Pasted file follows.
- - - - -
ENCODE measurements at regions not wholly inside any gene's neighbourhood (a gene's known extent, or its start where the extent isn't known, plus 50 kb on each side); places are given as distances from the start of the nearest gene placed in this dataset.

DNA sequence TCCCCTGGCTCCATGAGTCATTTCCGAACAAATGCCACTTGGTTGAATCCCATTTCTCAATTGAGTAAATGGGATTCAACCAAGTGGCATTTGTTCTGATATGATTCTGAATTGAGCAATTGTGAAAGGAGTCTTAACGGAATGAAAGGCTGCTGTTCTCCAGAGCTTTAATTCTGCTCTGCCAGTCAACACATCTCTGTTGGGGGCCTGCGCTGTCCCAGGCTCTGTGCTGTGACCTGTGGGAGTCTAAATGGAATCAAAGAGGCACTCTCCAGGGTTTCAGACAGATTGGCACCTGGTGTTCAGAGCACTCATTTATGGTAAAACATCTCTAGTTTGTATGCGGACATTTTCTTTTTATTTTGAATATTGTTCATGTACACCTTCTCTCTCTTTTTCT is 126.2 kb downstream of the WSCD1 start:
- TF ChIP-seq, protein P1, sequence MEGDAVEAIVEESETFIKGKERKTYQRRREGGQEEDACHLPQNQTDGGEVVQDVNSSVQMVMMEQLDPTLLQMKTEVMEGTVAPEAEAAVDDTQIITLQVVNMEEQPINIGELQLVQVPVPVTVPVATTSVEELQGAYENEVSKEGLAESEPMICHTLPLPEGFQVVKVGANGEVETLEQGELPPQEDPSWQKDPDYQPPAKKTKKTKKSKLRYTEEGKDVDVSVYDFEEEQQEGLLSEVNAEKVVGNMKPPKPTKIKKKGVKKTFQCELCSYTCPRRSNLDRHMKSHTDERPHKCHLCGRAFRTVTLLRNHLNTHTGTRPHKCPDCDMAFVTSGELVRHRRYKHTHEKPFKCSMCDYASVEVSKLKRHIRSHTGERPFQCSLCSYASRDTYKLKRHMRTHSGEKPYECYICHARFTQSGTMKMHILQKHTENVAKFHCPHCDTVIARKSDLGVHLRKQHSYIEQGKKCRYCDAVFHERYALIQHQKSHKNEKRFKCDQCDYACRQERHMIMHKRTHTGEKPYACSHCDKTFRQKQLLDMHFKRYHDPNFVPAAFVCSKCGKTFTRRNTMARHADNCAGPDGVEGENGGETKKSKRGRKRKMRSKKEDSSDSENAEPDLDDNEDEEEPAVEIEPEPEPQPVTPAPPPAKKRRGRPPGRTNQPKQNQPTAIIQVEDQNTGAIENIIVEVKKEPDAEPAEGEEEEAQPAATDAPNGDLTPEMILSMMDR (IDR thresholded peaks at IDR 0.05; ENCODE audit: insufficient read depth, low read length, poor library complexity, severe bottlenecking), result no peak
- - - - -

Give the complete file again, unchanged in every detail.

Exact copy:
ENCODE measurements at regions not wholly inside any gene's neighbourhood (a gene's known extent, or its start where the extent isn't known, plus 50 kb on each side); places are given as distances from the start of the nearest gene placed in this dataset.

DNA sequence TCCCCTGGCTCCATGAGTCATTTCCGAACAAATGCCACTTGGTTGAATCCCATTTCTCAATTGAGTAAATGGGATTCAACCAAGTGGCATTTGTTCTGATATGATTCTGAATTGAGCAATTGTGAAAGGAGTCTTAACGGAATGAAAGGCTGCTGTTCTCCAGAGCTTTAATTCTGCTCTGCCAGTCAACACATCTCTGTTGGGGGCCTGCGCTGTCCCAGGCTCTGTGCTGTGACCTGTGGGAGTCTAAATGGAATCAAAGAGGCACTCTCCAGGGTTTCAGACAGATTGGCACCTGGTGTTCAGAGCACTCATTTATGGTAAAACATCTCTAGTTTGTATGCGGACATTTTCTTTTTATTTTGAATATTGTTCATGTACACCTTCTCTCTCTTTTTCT is 126.2 kb downstream of the WSCD1 start:
- TF ChIP-seq, protein P1, sequence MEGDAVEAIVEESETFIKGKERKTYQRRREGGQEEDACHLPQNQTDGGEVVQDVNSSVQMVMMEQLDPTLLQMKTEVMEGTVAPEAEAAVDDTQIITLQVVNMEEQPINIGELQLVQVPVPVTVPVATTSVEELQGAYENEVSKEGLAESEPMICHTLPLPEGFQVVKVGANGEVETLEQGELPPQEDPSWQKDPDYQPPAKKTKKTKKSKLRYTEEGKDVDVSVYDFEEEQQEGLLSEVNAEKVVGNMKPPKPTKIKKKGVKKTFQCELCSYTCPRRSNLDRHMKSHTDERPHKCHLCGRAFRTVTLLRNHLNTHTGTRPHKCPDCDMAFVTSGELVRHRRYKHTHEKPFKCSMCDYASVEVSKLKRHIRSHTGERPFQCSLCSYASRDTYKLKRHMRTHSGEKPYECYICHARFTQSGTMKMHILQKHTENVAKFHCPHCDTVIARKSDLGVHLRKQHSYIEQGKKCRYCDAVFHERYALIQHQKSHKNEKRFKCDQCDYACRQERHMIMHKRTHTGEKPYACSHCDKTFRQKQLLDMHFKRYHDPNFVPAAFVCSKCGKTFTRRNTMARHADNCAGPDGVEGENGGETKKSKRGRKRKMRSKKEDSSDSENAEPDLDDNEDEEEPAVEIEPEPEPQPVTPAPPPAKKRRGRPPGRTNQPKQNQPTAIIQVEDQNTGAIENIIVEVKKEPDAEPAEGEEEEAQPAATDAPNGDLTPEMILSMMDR (IDR thresholded peaks at IDR 0.05; ENCODE audit: insufficient read depth, low read length, poor library complexity, severe bottlenecking), result no peak